Even though it was kind of a scary transition for the band, we fortunately made good decisions. And Aaron, the new guy, fits in really well and contributes in a really great way to the band. Everyone else in the band had to step up in new ways and fill some voids that were left in the wake of Woody. That made everybody stronger in different ways individually, and then it certainly made the group stronger in whole new ways that we didn’t have before. And now we have a whole new human in the band who culturally fits really well with the band and musically contributes a lot. So again, it’s not a change that we asked for or would have wanted, but we’re pretty happy about where we are right now, I’ll say that.
Change is inevitable, so I suppose it’s just how you deal with it.
Yeah, I think we got lucky, but it’s a good group that functions really well. I say lucky, as in Aaron has worked out really, really well. While we knew that he sounded really good and he had a lot of things going for him that seemed like they would work out, you don’t really know until you actually live with a person and work with them for a long time.
Yeah, there’s so much to that. You have to spend so much time together. It’s more than just a musical fit, right?
I mean, I guess it is for everyone, but certainly for us, yeah, yeah. It’s a lot. It’s a dynamic. It’s a group, yeah, with a lot going on.
So when did the process for this album begin? When did the writing start?
We’re always writing. I was just at Graham’s house yesterday, and one of the things we were unintentionally doing was… I’m not saying we’re working on the next album, but we really were, actually working out some songs and talking about what the next album will be like. We don’t have any plans to record an album anytime soon at all, but the writing and arranging of songs is a constant thing. It’s writing and arranging of a lot of songs that may or may not be recorded and may or may not make the cut for any particular album. But the next album and truthfully the album after that are probably being worked on right now.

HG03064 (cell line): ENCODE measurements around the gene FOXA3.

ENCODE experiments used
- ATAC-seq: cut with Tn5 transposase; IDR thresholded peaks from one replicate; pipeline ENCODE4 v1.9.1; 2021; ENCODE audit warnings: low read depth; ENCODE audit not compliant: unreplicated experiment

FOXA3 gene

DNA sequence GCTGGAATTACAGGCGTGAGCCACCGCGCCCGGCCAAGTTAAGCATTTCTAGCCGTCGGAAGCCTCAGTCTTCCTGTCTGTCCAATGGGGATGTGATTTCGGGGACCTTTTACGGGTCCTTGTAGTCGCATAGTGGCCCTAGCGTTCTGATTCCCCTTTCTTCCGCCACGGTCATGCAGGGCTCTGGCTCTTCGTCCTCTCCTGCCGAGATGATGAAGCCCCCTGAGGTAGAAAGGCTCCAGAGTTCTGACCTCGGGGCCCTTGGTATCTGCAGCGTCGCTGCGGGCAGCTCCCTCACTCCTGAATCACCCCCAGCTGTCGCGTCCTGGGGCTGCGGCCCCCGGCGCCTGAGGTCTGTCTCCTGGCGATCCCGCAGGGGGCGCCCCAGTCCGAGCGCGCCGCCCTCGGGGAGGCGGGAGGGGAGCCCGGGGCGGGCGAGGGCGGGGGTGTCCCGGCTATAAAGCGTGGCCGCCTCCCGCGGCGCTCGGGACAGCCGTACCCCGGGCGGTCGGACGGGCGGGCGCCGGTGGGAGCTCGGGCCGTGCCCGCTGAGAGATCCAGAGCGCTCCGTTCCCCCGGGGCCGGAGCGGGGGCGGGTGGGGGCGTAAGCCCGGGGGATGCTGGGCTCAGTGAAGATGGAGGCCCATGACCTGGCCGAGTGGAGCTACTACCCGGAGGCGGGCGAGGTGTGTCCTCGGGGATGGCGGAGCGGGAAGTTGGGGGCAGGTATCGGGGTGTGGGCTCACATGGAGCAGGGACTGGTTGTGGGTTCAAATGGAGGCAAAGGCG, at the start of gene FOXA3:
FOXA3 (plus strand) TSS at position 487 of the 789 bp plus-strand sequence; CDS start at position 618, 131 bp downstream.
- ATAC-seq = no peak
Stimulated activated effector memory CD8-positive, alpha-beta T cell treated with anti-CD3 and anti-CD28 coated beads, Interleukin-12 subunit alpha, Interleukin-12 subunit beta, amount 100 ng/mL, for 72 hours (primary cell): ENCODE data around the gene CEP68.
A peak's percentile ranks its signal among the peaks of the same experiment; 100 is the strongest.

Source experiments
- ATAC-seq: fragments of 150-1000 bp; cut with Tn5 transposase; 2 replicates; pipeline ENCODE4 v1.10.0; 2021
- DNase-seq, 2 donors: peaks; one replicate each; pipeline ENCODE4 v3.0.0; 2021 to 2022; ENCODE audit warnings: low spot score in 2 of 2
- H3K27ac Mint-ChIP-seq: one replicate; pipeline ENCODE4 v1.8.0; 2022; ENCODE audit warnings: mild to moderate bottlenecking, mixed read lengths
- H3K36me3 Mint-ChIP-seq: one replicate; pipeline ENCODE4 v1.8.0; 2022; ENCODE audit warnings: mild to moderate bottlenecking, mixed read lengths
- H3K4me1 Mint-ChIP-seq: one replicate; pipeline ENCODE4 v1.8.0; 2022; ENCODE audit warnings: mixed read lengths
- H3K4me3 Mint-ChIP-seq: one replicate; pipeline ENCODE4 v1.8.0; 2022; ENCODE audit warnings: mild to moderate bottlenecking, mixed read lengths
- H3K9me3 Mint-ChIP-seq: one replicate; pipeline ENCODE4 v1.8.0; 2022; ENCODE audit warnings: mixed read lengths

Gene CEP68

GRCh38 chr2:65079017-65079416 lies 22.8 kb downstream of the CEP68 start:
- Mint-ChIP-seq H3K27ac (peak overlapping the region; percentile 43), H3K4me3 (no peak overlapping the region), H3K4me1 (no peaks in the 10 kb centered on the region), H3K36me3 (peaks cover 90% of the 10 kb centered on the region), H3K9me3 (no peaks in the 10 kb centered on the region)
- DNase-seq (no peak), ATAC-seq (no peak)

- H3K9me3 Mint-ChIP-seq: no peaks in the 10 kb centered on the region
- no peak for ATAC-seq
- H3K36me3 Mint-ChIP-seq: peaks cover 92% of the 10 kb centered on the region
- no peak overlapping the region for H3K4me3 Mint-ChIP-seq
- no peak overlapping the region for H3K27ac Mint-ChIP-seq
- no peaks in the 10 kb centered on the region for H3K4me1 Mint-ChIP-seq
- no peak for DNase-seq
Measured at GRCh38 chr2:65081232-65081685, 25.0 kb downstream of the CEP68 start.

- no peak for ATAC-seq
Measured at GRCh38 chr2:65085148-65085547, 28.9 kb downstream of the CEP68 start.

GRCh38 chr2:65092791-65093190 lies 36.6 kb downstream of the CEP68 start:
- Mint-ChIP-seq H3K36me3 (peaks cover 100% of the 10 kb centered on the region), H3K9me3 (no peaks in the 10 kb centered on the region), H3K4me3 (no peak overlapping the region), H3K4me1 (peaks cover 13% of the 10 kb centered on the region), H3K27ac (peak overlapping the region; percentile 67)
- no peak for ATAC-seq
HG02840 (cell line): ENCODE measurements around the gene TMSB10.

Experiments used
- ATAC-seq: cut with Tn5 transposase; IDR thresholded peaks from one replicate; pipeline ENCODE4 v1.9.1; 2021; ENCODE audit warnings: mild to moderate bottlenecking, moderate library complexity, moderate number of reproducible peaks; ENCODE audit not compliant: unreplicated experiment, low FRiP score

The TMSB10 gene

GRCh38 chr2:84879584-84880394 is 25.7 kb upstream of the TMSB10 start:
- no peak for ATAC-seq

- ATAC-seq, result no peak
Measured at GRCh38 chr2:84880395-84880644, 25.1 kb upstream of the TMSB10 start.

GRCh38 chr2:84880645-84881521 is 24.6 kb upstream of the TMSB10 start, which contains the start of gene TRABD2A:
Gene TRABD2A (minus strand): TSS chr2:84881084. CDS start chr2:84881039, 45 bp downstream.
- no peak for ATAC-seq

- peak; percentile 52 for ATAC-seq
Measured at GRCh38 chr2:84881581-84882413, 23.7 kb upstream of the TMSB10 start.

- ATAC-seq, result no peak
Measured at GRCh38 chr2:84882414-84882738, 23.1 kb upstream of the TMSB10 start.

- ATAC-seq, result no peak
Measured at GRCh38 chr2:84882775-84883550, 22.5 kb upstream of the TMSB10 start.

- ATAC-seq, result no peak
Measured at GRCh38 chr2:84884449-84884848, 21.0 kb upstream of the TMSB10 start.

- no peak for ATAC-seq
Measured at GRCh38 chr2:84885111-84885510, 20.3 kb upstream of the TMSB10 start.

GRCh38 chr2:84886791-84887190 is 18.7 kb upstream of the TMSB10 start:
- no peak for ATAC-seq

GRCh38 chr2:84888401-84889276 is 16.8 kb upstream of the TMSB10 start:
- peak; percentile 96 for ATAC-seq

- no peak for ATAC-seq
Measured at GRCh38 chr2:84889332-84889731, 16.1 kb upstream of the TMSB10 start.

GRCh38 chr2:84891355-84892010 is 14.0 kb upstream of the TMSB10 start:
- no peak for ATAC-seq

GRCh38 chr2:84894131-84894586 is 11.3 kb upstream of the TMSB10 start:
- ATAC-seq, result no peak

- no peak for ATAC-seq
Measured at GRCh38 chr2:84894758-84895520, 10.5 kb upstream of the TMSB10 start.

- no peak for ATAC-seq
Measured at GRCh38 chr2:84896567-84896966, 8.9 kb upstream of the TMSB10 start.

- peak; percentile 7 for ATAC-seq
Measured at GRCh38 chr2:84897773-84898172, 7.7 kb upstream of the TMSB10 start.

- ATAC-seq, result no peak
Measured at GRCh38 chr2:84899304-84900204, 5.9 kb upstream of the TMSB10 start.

Rewinding for Morning Shift, those songs had been in the works for quite some time, certainly before Woody left. Some of the songs on the album were songs that Woody was singing at some point on stage even.
I was wondering if Woody was involved in the process or if, after he left, you all had this collective decision to just say, “We’re still going, and we got to write more music.”
Now, Woody writes, but he wasn’t one of the predominant writers of the band. He didn’t leave a huge void in that way, writing and arranging-wise. So he contributed to the album in that there were songs that were in process while he was still around. Quite a few, actually. We were always working on it. When he left, for one thing, just the lead singing responsibility then got dispersed among different people.
Aaron is a writer as well, so we took on a whole new dimension. He writes a lot more than Woody ever did, for sure. He’s a writer who is just as prolific, I would say probably, as Graham is. So we took on a writer. While we don’t have a ton of Aaron’s songs on this last album because it was all kind of new, that will probably change. He writes constantly, like Graham, and they work well together and write together. So it’s a whole new kind of writing machine going on.
How would you describe the sound and feel of this album versus the rest of the catalog?
When it’s all said and done, some years from now, somebody going back and digging into this band, Steep Canyon Rangers, it will just be the next step in how the band changed. You can go album by album and see, “Oh, this one is different than the last one.” The band is always changing into something.
This one, in particular, is the first one that Aaron is on. So that’s one of the real hallmarks and the first one that Woody is not on. So that’s a big deal.